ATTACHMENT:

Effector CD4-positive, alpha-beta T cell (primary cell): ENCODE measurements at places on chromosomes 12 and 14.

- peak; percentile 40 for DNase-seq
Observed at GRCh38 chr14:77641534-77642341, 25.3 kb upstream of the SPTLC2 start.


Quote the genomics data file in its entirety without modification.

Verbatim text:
Effector CD4-positive, alpha-beta T cell (primary cell): ENCODE measurements at places on chromosomes 12 and 14.

- peak; percentile 40 for DNase-seq
Observed at GRCh38 chr14:77641534-77642341, 25.3 kb upstream of the SPTLC2 start.